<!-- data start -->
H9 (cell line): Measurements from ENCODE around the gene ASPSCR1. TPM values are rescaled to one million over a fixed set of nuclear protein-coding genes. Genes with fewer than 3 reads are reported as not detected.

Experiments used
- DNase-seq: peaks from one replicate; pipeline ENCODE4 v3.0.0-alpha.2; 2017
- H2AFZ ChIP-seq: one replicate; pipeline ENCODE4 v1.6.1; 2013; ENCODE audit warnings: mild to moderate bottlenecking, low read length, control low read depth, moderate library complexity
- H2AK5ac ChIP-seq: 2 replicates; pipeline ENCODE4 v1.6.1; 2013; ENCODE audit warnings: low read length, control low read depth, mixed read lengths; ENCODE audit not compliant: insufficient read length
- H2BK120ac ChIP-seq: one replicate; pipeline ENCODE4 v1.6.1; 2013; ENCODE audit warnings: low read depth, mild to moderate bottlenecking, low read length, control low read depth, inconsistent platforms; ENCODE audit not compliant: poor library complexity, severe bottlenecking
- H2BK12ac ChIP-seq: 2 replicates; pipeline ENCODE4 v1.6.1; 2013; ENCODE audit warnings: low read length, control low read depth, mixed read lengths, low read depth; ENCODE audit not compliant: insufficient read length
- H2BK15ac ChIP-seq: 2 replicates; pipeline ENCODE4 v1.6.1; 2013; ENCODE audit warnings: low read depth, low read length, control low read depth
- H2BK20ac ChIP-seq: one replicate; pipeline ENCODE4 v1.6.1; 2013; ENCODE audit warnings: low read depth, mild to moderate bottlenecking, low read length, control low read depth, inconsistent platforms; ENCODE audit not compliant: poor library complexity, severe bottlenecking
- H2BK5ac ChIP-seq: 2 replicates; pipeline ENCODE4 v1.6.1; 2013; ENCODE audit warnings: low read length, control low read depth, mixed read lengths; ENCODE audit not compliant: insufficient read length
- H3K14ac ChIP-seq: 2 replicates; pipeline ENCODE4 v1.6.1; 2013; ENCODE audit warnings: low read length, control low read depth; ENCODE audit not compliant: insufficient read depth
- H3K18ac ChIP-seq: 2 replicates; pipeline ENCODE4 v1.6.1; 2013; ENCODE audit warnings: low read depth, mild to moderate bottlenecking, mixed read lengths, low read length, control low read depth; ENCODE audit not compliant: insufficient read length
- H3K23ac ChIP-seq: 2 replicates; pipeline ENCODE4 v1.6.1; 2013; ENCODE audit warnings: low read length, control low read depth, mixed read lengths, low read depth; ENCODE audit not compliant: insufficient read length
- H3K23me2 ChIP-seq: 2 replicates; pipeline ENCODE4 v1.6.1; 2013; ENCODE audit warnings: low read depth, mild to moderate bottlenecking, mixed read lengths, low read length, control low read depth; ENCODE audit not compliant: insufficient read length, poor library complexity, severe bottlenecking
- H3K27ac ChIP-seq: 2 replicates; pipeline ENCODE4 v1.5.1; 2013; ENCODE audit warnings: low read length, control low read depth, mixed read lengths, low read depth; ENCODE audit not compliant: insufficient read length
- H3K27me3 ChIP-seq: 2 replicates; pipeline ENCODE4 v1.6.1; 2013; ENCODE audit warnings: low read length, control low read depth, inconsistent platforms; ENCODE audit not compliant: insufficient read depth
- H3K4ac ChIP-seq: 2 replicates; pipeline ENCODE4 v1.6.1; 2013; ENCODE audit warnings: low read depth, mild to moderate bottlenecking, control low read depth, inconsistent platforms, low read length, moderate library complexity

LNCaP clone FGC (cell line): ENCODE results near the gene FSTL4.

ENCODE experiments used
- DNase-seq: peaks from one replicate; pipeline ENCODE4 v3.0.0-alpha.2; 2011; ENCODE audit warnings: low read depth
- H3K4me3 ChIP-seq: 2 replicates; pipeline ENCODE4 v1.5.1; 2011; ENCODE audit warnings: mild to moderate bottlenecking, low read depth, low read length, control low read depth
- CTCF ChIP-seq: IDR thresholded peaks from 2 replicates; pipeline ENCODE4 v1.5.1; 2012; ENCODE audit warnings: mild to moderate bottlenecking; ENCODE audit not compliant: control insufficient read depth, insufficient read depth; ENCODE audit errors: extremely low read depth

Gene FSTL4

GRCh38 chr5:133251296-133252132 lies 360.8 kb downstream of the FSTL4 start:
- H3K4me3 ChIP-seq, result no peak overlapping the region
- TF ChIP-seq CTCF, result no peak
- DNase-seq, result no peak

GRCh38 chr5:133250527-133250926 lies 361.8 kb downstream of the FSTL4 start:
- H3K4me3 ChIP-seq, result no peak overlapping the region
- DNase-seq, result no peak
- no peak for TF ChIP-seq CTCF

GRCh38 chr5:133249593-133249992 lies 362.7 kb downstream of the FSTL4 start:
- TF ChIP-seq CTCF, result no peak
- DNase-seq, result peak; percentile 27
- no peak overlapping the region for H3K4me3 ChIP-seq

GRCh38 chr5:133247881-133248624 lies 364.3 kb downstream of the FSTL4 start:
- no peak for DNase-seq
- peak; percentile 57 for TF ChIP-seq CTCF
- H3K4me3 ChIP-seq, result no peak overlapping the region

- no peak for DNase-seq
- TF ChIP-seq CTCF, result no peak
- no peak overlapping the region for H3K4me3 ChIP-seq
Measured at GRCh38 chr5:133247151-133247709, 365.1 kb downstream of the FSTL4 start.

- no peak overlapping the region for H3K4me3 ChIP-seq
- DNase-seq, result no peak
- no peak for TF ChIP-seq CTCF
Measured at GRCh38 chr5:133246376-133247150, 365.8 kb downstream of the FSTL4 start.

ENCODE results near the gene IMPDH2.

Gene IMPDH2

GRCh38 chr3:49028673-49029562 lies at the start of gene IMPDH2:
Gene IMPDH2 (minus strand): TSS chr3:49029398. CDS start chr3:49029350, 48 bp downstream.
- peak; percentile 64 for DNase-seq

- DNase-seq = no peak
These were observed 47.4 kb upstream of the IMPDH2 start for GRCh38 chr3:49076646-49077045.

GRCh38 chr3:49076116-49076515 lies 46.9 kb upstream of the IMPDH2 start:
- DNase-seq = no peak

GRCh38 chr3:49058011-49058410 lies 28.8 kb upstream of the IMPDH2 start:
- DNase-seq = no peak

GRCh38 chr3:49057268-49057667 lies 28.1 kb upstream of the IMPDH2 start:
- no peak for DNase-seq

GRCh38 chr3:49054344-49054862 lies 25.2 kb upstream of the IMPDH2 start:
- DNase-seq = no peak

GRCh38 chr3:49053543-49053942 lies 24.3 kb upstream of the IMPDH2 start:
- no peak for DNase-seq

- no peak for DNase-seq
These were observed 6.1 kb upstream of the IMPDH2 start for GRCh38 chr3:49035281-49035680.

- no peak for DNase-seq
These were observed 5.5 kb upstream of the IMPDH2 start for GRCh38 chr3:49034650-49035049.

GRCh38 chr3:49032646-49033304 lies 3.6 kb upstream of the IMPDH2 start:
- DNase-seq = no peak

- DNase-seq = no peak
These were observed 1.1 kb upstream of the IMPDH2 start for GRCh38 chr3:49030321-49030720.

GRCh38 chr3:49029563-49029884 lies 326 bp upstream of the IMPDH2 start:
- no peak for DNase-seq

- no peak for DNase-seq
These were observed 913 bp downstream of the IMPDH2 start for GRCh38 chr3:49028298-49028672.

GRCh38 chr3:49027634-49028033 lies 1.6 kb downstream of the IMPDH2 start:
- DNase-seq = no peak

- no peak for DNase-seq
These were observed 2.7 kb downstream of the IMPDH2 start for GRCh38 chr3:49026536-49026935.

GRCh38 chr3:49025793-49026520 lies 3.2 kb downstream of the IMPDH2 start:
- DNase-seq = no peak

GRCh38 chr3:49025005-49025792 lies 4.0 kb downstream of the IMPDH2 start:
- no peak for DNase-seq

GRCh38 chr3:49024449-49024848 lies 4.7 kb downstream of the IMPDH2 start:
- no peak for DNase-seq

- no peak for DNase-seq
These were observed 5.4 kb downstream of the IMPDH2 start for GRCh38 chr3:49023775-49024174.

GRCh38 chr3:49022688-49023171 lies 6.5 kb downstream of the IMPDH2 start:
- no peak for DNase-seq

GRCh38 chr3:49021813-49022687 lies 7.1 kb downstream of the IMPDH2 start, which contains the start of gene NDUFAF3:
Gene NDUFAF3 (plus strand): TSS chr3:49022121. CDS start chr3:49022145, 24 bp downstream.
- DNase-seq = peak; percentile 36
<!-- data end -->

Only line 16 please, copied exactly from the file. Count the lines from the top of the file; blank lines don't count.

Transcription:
- H3K27me3 ChIP-seq: 2 replicates; pipeline ENCODE4 v1.6.1; 2013; ENCODE audit warnings: low read length, control low read depth, inconsistent platforms; ENCODE audit not compliant: insufficient read depth